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Paying obeisance at Hazur Sahib Nanded; where Guru Gobind Singh breathed his last


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Duration: 2 Days
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A large number of pilgrims from all over the world visit Nanded

Photos of Paying obeisance at Hazur Sahib Nanded; where Guru Gobind Singh breathed his last 1/13 by Bee The Musafir
Hazur Sahib Nanded is one of the five takhts (five High seats of Authority) in Sikhism.

After Amritsar, this year I planned a visit to Nanded – a historic city located on the banks of river Godavari in Maharashtra. This is an important place of pilgrimage as the 10th Guru of Sikhs Guru Gobind Singh ji breathed his last here in 1708.

Click here for 306 degree view of the gurudwara.

Photos of Paying obeisance at Hazur Sahib Nanded; where Guru Gobind Singh breathed his last 2/13 by Bee The Musafir
Compassion is a fundamental teaching of the Sikh religion.
Photos of Paying obeisance at Hazur Sahib Nanded; where Guru Gobind Singh breathed his last 3/13 by Bee The Musafir
Click here to enlarge the map.

There are a number of trains that halt at Hazur Sahib Nanded railway station. The railway station is themed on Sikh architecture. Autorickshaw or cabs will take you to the gurudwara, which is just 2 km away. Nanded is well connected with roads as well. I took a train to Nanded.

The Nanded Airport is connected by a daily flight from Hyderabad.

Photos of Paying obeisance at Hazur Sahib Nanded; where Guru Gobind Singh breathed his last 4/13 by Bee The Musafir
The imposing entrance gate of the gurdwara.
Photos of Paying obeisance at Hazur Sahib Nanded; where Guru Gobind Singh breathed his last 5/13 by Bee The Musafir
The gurudwara in the evening.

The gurudwara is grand. Spread on a large area, it is thronged by pilgrims from across the country especially from Punjab; the NRIs and the believers of Sikhism from world over. This place is sacred on many counts. It is here that Guru Gobind Singh ji declared that after him the holy book ‘Guru Granth Sahib’ will be the ‘guru of Sikhs’. There is a room inside the gurudwara called ‘Angitha Sahib’. It is built at the place where Guru Gobind Singh ji was cremated.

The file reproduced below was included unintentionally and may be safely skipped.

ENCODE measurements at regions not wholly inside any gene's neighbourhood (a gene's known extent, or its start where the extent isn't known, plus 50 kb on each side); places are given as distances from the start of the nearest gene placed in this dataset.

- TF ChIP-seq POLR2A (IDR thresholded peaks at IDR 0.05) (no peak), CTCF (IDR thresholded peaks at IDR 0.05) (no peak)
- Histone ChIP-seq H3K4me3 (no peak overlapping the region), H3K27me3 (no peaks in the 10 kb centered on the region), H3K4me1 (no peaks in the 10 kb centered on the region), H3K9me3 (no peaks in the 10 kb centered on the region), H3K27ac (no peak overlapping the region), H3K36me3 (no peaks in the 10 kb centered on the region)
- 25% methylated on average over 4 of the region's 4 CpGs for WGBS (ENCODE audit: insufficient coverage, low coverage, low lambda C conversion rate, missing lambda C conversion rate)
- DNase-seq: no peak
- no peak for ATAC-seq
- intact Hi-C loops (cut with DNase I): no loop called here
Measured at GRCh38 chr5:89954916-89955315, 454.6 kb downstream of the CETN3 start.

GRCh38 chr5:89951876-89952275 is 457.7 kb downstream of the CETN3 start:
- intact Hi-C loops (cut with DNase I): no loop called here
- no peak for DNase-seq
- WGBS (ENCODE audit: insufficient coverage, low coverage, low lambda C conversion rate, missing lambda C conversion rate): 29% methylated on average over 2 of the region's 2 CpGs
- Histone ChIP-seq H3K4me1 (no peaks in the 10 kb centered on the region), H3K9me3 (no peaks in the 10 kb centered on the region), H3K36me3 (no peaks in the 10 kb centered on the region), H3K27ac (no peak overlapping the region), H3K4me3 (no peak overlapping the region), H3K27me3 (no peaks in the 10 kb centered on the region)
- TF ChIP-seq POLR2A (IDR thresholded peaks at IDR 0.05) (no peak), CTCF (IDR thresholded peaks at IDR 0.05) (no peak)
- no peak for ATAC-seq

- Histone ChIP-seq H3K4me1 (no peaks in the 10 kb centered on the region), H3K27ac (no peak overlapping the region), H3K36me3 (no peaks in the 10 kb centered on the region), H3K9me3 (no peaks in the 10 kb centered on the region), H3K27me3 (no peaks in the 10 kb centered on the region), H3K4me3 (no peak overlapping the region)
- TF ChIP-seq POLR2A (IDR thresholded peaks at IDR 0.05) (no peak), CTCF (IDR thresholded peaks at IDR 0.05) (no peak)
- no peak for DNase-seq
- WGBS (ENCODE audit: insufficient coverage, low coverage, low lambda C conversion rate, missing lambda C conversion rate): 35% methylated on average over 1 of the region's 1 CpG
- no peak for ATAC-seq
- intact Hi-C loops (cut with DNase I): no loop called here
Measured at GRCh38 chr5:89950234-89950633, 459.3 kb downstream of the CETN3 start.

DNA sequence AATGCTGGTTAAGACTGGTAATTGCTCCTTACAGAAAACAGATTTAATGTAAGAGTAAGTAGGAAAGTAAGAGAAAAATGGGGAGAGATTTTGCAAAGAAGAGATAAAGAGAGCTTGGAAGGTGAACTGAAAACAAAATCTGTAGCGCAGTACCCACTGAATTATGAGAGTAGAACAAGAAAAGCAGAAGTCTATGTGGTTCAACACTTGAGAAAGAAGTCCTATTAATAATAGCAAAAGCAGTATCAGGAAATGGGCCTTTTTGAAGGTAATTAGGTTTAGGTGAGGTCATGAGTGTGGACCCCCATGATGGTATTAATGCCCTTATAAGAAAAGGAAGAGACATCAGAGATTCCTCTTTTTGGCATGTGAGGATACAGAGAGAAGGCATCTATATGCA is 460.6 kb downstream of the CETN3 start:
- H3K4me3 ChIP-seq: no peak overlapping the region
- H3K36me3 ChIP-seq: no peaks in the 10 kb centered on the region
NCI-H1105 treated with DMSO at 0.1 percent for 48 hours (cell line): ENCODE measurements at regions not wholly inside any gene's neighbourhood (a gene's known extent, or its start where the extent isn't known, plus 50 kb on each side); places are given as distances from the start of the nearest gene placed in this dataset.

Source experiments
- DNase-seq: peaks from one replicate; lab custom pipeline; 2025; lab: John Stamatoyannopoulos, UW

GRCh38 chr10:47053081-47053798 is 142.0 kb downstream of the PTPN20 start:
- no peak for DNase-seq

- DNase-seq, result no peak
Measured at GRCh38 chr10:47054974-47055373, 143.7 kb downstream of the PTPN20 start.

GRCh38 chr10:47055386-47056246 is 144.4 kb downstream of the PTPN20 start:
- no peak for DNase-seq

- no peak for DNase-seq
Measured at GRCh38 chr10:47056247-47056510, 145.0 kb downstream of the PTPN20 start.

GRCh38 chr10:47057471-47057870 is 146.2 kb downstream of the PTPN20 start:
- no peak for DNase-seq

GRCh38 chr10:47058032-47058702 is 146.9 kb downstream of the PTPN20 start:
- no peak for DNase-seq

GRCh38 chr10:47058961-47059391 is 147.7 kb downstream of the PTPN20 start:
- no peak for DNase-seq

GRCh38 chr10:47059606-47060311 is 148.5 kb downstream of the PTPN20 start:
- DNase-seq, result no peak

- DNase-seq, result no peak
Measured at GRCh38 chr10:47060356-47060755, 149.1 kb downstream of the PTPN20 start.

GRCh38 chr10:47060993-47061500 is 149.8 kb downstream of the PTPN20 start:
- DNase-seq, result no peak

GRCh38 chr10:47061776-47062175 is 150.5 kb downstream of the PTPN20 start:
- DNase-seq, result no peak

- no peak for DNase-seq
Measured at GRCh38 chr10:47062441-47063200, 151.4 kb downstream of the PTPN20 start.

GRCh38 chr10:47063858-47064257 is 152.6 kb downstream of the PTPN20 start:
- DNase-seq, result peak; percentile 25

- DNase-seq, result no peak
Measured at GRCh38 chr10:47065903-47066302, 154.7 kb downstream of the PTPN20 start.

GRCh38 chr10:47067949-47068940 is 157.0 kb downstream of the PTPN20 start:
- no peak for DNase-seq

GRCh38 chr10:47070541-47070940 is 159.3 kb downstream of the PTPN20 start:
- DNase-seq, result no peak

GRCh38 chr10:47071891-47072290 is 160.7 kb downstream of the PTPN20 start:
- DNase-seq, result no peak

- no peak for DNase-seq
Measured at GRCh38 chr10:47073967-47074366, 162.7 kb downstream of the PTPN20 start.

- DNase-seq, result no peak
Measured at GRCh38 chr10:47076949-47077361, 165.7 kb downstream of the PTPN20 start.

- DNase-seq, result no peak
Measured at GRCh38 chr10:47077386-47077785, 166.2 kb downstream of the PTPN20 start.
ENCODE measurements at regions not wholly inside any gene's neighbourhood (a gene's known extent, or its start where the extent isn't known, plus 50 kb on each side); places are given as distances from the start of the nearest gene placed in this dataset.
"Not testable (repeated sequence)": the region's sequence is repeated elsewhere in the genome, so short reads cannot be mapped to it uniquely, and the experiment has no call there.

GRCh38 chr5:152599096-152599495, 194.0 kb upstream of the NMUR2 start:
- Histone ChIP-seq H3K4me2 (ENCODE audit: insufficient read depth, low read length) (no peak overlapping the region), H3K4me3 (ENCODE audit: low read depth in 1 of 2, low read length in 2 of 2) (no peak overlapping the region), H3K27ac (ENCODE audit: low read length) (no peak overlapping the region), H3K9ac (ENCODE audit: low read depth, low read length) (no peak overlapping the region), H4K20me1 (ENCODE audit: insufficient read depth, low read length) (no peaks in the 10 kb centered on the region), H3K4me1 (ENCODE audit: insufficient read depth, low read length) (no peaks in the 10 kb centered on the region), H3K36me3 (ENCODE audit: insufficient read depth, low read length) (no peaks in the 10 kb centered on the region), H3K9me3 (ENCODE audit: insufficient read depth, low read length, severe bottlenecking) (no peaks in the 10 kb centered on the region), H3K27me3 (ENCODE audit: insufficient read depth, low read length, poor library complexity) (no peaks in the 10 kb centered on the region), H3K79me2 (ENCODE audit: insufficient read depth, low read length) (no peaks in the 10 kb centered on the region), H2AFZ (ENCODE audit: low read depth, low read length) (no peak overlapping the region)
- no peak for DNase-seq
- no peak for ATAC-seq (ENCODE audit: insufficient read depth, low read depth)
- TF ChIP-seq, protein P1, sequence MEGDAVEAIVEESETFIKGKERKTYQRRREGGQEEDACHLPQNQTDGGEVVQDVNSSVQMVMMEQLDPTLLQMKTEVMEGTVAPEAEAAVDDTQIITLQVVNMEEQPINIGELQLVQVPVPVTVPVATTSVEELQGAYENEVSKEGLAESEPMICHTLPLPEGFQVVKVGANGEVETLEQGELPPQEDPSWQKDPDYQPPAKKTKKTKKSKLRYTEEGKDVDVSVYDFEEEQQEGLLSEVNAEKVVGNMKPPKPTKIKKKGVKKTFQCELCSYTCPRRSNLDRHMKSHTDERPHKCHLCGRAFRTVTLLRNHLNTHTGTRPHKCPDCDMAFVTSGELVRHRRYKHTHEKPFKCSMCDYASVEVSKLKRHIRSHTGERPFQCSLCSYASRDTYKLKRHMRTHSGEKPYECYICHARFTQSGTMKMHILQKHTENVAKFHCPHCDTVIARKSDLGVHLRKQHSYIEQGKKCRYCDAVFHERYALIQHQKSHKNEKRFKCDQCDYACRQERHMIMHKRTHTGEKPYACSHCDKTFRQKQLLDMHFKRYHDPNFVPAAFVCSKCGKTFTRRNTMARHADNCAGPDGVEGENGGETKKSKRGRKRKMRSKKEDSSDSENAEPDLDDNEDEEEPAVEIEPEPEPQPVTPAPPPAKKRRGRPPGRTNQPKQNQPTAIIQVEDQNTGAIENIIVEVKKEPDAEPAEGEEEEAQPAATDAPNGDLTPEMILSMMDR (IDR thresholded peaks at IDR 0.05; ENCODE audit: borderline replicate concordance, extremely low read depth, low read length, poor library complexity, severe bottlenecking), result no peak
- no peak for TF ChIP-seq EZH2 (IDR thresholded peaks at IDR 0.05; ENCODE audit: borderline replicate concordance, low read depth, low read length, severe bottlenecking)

Photos of Paying obeisance at Hazur Sahib Nanded; where Guru Gobind Singh breathed his last 6/13 by Bee The Musafir
View of gurudwara in the evening.
Photos of Paying obeisance at Hazur Sahib Nanded; where Guru Gobind Singh breathed his last 7/13 by Bee The Musafir
The peace and serenity inside gurudwara is unparalleled.
Photos of Paying obeisance at Hazur Sahib Nanded; where Guru Gobind Singh breathed his last 8/13 by Bee The Musafir
Inside view of the gurudwara.
Photos of Paying obeisance at Hazur Sahib Nanded; where Guru Gobind Singh breathed his last 9/13 by Bee The Musafir
The gold-plated roof signifies the grandeur of place.
Photos of Paying obeisance at Hazur Sahib Nanded; where Guru Gobind Singh breathed his last 10/13 by Bee The Musafir
Gold plated door with intricate designs embossed on it.

There are a number of gurudwaras in vicinity. A short walk will take you to the banks of river Godavari. One can enjoy boating or spend evening watching the river. A lot of tourists and pilgrims keep coming here.

Photos of Paying obeisance at Hazur Sahib Nanded; where Guru Gobind Singh breathed his last 11/13 by Bee The Musafir
Langar seva is a symbol of charity and equality.

Langar seva (the community kitchen where food is served for free) is feature of all the gurudwaras and a key element of service and generosity in Sikh traditions. This gurudwara too has langar facility open for all. One can also offer voluntary service at langar.

Dormitories, hospice and hotels are built close to gurudwara area. Most of them are built and maintained by the Gurudwara committee, thus, available at a highly subsidized rate. There is “NRI Yatri Niwas” a state-of-the-art boarding facility for non-resident Indians.

One can take a stroll along the paths of the gurudwara area to see other gurudwaras. A strict discipline is to be observed while you are in the premises like covering head and keeping footwear out. On festivals and anniversaries of Shri Guru Gobind Singh ji, the entire city is decorated and processions are taken out with pomp and religious fervor.

One can take a look at the shops selling khalsa tee-shirts, Bhagat Singh tee shirts, headgears, kirpans (swords) etc. I hope the Gurudwara committee bans plastic items around gurudwara.

Outstation pilgrims should plan their stay for at least two nights.

Photos of Paying obeisance at Hazur Sahib Nanded; where Guru Gobind Singh breathed his last 12/13 by Bee The Musafir
Most of the sign boards are in Punjabi.
Photos of Paying obeisance at Hazur Sahib Nanded; where Guru Gobind Singh breathed his last 13/13 by Bee The Musafir
Entrance of one of the several dormitories.

Bharati Nadkarni is a Pune-based software professional and travel writer. She can be contacted on Facebook.

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